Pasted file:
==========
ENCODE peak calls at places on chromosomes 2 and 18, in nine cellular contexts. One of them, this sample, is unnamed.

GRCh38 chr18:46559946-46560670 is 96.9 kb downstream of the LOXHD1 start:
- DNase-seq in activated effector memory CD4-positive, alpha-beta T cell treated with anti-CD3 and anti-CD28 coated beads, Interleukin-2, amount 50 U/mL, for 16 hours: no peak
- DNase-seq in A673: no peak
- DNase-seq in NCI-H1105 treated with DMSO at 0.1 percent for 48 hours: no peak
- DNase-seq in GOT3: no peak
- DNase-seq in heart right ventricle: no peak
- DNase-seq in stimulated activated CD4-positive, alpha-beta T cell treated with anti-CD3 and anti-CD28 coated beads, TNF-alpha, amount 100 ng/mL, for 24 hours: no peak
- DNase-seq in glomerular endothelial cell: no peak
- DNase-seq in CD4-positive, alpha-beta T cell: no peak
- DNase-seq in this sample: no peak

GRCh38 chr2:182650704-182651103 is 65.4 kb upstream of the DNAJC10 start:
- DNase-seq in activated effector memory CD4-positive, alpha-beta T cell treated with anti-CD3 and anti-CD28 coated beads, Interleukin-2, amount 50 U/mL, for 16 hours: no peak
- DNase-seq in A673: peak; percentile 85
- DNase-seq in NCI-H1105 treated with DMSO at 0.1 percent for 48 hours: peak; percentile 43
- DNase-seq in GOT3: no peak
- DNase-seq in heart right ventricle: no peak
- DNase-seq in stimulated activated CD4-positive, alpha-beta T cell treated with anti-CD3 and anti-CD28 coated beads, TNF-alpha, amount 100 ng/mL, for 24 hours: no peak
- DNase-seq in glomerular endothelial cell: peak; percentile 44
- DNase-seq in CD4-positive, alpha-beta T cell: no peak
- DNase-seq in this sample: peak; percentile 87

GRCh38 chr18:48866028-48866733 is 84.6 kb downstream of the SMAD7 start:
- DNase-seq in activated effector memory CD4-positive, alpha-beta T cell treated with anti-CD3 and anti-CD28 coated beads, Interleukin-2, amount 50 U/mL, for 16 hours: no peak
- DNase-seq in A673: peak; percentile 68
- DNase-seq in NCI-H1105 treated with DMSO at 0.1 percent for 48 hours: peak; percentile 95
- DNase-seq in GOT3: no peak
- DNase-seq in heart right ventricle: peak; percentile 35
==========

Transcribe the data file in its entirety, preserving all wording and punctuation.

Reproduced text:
ENCODE peak calls at places on chromosomes 2 and 18, in nine cellular contexts. One of them, this sample, is unnamed.

GRCh38 chr18:46559946-46560670 is 96.9 kb downstream of the LOXHD1 start:
- DNase-seq in activated effector memory CD4-positive, alpha-beta T cell treated with anti-CD3 and anti-CD28 coated beads, Interleukin-2, amount 50 U/mL, for 16 hours: no peak
- DNase-seq in A673: no peak
- DNase-seq in NCI-H1105 treated with DMSO at 0.1 percent for 48 hours: no peak
- DNase-seq in GOT3: no peak
- DNase-seq in heart right ventricle: no peak
- DNase-seq in stimulated activated CD4-positive, alpha-beta T cell treated with anti-CD3 and anti-CD28 coated beads, TNF-alpha, amount 100 ng/mL, for 24 hours: no peak
- DNase-seq in glomerular endothelial cell: no peak
- DNase-seq in CD4-positive, alpha-beta T cell: no peak
- DNase-seq in this sample: no peak

GRCh38 chr2:182650704-182651103 is 65.4 kb upstream of the DNAJC10 start:
- DNase-seq in activated effector memory CD4-positive, alpha-beta T cell treated with anti-CD3 and anti-CD28 coated beads, Interleukin-2, amount 50 U/mL, for 16 hours: no peak
- DNase-seq in A673: peak; percentile 85
- DNase-seq in NCI-H1105 treated with DMSO at 0.1 percent for 48 hours: peak; percentile 43
- DNase-seq in GOT3: no peak
- DNase-seq in heart right ventricle: no peak
- DNase-seq in stimulated activated CD4-positive, alpha-beta T cell treated with anti-CD3 and anti-CD28 coated beads, TNF-alpha, amount 100 ng/mL, for 24 hours: no peak
- DNase-seq in glomerular endothelial cell: peak; percentile 44
- DNase-seq in CD4-positive, alpha-beta T cell: no peak
- DNase-seq in this sample: peak; percentile 87

GRCh38 chr18:48866028-48866733 is 84.6 kb downstream of the SMAD7 start:
- DNase-seq in activated effector memory CD4-positive, alpha-beta T cell treated with anti-CD3 and anti-CD28 coated beads, Interleukin-2, amount 50 U/mL, for 16 hours: no peak
- DNase-seq in A673: peak; percentile 68
- DNase-seq in NCI-H1105 treated with DMSO at 0.1 percent for 48 hours: peak; percentile 95
- DNase-seq in GOT3: no peak
- DNase-seq in heart right ventricle: peak; percentile 35